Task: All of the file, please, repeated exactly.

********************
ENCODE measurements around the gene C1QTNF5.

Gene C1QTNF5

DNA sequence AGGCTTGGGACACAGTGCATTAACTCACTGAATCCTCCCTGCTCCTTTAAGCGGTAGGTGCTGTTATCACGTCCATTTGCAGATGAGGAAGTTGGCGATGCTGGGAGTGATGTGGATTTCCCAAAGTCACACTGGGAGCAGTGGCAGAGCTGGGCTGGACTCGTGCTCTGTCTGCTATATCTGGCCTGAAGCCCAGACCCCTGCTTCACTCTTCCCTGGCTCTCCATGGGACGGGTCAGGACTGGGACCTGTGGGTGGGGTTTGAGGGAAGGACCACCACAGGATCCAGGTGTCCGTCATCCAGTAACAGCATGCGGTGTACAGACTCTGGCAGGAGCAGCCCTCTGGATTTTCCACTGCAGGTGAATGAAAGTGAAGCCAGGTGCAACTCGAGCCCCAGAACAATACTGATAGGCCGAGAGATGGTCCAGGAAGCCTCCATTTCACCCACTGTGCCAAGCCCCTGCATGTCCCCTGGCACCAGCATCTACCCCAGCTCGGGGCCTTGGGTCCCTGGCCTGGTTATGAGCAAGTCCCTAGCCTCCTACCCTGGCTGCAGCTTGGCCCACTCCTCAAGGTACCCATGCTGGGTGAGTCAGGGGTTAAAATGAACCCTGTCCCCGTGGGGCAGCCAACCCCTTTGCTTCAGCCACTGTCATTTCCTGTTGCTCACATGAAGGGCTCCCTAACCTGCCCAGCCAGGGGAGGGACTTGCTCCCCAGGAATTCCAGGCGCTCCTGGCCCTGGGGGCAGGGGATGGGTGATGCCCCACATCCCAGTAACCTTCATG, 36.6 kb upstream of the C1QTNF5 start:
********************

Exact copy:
ENCODE measurements around the gene C1QTNF5.

Gene C1QTNF5

DNA sequence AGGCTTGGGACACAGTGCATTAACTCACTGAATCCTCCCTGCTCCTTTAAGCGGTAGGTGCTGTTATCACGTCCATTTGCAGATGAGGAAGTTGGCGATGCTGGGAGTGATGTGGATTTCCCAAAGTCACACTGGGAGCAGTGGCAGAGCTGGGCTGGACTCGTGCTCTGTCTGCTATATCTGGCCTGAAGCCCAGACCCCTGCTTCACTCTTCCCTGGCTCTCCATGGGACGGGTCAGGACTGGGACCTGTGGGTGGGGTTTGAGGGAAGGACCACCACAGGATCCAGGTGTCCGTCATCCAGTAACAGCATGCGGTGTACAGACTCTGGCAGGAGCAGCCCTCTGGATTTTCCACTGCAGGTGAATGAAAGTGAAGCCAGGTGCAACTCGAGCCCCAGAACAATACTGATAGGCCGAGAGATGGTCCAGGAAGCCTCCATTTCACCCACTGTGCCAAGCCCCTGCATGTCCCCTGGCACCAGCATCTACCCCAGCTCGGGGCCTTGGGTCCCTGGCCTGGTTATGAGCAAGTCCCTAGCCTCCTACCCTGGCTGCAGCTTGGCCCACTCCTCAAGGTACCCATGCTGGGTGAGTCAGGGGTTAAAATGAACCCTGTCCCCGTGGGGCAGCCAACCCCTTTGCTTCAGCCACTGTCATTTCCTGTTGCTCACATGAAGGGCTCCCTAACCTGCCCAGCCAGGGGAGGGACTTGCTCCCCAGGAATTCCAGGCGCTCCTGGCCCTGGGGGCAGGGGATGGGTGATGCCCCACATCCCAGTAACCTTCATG, 36.6 kb upstream of the C1QTNF5 start: